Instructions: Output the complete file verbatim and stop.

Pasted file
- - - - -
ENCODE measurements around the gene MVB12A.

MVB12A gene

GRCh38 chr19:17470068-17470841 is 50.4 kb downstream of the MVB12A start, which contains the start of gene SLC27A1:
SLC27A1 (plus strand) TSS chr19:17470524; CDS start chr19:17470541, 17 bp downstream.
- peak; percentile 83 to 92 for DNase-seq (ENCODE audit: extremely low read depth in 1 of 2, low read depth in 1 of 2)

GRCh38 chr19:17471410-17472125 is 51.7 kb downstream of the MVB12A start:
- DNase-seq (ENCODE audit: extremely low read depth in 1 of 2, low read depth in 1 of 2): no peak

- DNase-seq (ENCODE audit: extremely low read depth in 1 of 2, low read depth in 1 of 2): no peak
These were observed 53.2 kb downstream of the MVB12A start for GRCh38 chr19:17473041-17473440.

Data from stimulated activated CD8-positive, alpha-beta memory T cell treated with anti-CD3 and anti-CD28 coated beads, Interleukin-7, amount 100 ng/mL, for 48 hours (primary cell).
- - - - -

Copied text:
ENCODE measurements around the gene MVB12A.

MVB12A gene

GRCh38 chr19:17470068-17470841 is 50.4 kb downstream of the MVB12A start, which contains the start of gene SLC27A1:
SLC27A1 (plus strand) TSS chr19:17470524; CDS start chr19:17470541, 17 bp downstream.
- peak; percentile 83 to 92 for DNase-seq (ENCODE audit: extremely low read depth in 1 of 2, low read depth in 1 of 2)

GRCh38 chr19:17471410-17472125 is 51.7 kb downstream of the MVB12A start:
- DNase-seq (ENCODE audit: extremely low read depth in 1 of 2, low read depth in 1 of 2): no peak

- DNase-seq (ENCODE audit: extremely low read depth in 1 of 2, low read depth in 1 of 2): no peak
These were observed 53.2 kb downstream of the MVB12A start for GRCh38 chr19:17473041-17473440.

Data from stimulated activated CD8-positive, alpha-beta memory T cell treated with anti-CD3 and anti-CD28 coated beads, Interleukin-7, amount 100 ng/mL, for 48 hours (primary cell).